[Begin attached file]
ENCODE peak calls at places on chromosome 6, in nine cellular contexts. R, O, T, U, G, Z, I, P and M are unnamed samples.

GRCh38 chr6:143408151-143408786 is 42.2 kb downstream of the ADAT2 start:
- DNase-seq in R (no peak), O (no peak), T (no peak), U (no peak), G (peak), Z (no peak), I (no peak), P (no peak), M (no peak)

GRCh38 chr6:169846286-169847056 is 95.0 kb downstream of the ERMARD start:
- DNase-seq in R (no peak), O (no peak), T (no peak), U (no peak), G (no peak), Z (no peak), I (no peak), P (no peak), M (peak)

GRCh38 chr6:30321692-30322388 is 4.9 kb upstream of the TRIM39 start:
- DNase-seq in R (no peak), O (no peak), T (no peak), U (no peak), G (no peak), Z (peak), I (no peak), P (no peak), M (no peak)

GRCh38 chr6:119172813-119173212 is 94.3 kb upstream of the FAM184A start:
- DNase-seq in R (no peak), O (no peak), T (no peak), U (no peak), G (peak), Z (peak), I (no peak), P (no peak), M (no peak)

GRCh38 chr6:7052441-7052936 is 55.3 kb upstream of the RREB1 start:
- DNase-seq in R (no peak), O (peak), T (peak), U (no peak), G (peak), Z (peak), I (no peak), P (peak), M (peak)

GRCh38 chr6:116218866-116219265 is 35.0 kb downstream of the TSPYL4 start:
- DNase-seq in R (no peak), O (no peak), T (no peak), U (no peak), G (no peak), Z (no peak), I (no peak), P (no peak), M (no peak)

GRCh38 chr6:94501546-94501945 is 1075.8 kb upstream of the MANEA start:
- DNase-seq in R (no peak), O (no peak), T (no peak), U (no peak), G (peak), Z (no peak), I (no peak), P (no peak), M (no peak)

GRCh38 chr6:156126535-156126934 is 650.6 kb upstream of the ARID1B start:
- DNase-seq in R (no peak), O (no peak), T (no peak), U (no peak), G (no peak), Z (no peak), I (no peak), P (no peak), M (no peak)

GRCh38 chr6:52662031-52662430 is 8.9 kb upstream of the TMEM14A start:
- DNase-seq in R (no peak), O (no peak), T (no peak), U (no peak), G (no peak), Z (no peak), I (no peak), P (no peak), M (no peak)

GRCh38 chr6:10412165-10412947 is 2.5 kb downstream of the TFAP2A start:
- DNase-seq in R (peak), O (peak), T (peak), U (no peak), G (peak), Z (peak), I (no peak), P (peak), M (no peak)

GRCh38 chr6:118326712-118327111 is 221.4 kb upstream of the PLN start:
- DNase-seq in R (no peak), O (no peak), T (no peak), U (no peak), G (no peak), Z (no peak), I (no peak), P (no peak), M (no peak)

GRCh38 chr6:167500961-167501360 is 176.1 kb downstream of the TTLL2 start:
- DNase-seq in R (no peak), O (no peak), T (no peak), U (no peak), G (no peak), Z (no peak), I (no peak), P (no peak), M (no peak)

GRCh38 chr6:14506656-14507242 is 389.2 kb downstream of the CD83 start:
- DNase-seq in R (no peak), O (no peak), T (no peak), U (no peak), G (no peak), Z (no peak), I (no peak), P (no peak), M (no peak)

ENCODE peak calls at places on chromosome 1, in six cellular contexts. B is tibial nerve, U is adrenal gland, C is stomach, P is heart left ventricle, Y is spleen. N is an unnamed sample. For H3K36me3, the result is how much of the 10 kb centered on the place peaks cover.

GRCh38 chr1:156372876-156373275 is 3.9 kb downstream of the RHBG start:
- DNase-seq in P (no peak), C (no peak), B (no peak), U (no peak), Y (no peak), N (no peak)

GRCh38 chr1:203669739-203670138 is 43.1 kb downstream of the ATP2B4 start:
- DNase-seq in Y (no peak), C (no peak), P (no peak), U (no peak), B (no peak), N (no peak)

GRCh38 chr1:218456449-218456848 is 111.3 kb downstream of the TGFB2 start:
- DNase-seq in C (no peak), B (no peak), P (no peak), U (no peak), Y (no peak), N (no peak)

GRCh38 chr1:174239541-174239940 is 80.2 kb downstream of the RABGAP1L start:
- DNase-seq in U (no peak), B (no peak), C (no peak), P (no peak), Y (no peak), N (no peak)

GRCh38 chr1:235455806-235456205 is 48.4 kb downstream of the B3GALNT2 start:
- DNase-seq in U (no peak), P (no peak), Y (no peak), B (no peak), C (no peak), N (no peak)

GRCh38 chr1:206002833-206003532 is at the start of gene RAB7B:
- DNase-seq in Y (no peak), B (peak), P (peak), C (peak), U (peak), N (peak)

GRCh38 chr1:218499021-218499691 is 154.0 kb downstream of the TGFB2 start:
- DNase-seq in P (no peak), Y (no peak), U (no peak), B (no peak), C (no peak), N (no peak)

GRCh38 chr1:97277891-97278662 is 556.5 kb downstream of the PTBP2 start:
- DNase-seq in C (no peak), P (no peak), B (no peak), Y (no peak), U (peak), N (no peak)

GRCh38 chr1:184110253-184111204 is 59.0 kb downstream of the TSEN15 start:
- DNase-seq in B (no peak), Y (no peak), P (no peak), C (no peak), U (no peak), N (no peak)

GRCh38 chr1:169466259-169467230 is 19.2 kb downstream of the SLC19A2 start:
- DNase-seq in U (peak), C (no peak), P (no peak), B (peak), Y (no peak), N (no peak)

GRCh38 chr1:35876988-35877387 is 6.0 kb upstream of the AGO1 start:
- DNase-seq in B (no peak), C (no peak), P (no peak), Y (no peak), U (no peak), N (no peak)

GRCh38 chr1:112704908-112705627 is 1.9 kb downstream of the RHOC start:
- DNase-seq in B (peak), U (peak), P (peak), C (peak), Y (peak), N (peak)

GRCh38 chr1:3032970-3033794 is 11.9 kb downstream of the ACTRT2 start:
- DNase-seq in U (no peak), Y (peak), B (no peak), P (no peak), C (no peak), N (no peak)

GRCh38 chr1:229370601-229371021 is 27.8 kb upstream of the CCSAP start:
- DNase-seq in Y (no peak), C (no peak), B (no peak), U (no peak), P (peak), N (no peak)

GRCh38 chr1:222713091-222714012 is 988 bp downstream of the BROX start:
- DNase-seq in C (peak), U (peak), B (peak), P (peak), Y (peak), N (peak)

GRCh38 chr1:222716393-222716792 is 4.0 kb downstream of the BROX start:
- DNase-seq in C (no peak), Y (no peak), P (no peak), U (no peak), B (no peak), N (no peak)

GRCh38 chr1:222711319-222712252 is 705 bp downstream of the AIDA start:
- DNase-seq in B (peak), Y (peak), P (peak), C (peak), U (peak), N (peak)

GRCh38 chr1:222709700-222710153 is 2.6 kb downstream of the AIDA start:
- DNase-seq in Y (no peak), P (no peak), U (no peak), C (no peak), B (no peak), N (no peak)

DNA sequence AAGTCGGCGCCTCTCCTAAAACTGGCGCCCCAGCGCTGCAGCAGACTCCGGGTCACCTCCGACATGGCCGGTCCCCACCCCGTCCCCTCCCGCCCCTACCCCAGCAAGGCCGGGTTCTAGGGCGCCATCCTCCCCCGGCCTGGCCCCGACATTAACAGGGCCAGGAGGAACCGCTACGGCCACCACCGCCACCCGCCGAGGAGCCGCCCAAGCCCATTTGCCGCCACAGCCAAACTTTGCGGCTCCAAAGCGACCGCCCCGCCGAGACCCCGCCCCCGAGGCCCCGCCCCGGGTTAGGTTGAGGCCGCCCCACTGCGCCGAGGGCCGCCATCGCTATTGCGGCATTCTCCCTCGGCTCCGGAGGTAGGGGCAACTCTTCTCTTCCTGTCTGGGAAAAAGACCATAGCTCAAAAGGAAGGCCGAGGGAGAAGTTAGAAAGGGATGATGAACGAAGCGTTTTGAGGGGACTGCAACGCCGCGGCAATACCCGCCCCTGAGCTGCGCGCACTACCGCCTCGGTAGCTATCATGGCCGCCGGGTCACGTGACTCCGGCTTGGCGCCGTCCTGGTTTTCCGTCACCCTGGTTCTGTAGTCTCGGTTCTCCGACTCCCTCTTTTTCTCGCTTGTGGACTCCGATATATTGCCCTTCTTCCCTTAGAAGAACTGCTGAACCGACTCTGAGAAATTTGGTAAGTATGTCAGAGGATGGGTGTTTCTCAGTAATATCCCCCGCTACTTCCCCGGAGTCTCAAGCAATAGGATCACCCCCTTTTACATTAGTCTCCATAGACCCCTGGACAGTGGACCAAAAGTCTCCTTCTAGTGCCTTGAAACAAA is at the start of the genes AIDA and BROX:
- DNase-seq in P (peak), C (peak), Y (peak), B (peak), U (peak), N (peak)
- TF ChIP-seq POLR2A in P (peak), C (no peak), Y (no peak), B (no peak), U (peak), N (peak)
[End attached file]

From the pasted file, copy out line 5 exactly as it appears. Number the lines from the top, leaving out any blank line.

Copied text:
- DNase-seq in R (no peak), O (no peak), T (no peak), U (no peak), G (no peak), Z (no peak), I (no peak), P (no peak), M (peak)